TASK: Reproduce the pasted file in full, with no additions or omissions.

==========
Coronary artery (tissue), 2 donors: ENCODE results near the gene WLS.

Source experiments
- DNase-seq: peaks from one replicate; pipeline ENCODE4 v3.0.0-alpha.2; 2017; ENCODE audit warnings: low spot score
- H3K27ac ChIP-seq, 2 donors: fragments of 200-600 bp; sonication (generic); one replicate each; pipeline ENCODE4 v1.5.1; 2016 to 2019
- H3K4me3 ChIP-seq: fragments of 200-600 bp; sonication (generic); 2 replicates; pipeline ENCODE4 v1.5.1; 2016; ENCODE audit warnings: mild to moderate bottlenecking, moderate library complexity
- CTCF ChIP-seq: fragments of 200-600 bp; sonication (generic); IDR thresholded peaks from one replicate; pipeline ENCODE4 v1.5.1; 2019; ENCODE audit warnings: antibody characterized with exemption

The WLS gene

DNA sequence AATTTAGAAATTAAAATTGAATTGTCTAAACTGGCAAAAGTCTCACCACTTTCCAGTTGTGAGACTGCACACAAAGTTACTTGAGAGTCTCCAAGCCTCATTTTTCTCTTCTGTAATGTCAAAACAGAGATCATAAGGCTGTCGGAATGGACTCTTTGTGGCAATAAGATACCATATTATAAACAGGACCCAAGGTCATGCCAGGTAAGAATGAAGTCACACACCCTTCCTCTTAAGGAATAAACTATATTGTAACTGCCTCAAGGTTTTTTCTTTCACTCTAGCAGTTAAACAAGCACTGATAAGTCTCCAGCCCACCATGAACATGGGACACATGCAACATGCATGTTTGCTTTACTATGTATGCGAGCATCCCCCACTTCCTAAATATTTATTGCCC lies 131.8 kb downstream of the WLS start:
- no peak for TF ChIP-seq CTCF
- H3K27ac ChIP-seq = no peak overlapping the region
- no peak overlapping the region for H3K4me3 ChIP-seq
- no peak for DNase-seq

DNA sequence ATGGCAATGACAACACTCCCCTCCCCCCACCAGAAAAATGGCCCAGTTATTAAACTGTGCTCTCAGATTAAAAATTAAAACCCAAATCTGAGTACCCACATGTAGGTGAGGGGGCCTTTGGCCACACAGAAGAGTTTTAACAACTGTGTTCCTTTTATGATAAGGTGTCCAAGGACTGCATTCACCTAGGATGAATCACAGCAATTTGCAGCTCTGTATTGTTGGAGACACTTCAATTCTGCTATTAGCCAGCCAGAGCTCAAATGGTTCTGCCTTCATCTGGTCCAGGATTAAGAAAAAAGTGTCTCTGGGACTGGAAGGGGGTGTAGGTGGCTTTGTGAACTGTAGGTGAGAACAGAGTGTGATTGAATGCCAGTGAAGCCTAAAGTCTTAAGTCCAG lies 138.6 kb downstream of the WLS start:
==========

Coronary artery (tissue), 2 donors: ENCODE results near the gene WLS.

Source experiments
- DNase-seq: peaks from one replicate; pipeline ENCODE4 v3.0.0-alpha.2; 2017; ENCODE audit warnings: low spot score
- H3K27ac ChIP-seq, 2 donors: fragments of 200-600 bp; sonication (generic); one replicate each; pipeline ENCODE4 v1.5.1; 2016 to 2019
- H3K4me3 ChIP-seq: fragments of 200-600 bp; sonication (generic); 2 replicates; pipeline ENCODE4 v1.5.1; 2016; ENCODE audit warnings: mild to moderate bottlenecking, moderate library complexity
- CTCF ChIP-seq: fragments of 200-600 bp; sonication (generic); IDR thresholded peaks from one replicate; pipeline ENCODE4 v1.5.1; 2019; ENCODE audit warnings: antibody characterized with exemption

The WLS gene

DNA sequence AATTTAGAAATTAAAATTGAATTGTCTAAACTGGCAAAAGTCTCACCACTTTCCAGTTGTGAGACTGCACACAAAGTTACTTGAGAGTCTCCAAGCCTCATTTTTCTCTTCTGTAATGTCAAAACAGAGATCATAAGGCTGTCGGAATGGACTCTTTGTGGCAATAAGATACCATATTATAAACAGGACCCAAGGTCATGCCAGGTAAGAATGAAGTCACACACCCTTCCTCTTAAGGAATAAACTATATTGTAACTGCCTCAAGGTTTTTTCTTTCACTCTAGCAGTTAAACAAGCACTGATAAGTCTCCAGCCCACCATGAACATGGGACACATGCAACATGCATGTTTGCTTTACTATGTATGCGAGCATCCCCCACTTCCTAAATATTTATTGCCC lies 131.8 kb downstream of the WLS start:
- no peak for TF ChIP-seq CTCF
- H3K27ac ChIP-seq = no peak overlapping the region
- no peak overlapping the region for H3K4me3 ChIP-seq
- no peak for DNase-seq

DNA sequence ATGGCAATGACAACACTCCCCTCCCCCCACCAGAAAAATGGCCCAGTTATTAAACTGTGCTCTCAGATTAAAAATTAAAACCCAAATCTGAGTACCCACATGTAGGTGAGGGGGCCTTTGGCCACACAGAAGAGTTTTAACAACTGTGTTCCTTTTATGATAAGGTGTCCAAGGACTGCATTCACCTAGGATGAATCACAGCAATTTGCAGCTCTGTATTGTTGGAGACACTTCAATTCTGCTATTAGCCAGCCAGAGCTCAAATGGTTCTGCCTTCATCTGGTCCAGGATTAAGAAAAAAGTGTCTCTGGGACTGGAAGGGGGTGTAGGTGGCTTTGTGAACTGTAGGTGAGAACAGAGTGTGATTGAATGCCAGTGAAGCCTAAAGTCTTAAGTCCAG lies 138.6 kb downstream of the WLS start: